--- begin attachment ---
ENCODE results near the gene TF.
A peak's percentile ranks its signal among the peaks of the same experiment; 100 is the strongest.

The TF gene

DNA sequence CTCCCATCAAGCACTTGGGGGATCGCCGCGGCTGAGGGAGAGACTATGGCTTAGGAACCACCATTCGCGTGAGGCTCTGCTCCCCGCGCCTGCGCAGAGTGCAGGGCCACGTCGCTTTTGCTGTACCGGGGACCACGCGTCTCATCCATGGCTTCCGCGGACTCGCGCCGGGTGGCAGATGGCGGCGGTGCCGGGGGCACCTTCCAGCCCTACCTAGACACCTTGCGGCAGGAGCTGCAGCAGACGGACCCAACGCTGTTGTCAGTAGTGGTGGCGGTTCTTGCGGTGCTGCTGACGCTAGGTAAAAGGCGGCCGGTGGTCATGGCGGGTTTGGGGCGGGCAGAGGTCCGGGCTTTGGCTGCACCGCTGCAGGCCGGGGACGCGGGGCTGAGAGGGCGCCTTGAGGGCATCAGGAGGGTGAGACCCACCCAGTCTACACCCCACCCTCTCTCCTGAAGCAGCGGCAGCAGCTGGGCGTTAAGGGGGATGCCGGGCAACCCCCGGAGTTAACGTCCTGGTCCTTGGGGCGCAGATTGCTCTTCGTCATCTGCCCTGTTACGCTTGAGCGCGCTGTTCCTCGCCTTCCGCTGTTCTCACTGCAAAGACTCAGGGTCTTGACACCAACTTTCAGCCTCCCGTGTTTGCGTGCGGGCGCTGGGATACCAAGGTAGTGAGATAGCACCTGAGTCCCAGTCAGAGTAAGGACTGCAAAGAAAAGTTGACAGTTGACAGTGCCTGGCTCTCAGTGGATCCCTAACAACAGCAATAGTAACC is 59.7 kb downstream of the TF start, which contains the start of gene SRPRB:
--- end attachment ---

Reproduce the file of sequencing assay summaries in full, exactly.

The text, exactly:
ENCODE results near the gene TF.
A peak's percentile ranks its signal among the peaks of the same experiment; 100 is the strongest.

The TF gene

DNA sequence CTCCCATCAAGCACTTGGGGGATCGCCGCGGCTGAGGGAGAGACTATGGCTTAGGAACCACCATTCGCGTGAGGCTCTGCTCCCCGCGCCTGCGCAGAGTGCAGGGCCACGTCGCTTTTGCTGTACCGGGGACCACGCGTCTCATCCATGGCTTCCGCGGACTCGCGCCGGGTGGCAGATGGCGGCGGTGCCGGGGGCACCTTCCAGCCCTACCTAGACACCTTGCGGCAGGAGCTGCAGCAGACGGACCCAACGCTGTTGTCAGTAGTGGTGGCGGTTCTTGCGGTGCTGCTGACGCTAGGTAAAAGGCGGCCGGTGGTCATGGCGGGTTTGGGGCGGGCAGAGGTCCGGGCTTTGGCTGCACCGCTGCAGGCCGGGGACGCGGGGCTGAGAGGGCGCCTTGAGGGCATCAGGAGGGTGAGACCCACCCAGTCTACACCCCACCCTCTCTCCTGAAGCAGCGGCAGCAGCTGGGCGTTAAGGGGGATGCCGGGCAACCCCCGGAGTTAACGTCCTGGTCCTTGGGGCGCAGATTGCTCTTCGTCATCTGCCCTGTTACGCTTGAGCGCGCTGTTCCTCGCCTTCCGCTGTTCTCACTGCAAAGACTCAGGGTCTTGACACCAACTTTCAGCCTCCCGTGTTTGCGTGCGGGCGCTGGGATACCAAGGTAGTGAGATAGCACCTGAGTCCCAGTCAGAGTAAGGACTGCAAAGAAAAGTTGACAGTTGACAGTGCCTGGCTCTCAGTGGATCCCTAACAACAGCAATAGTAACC is 59.7 kb downstream of the TF start, which contains the start of gene SRPRB: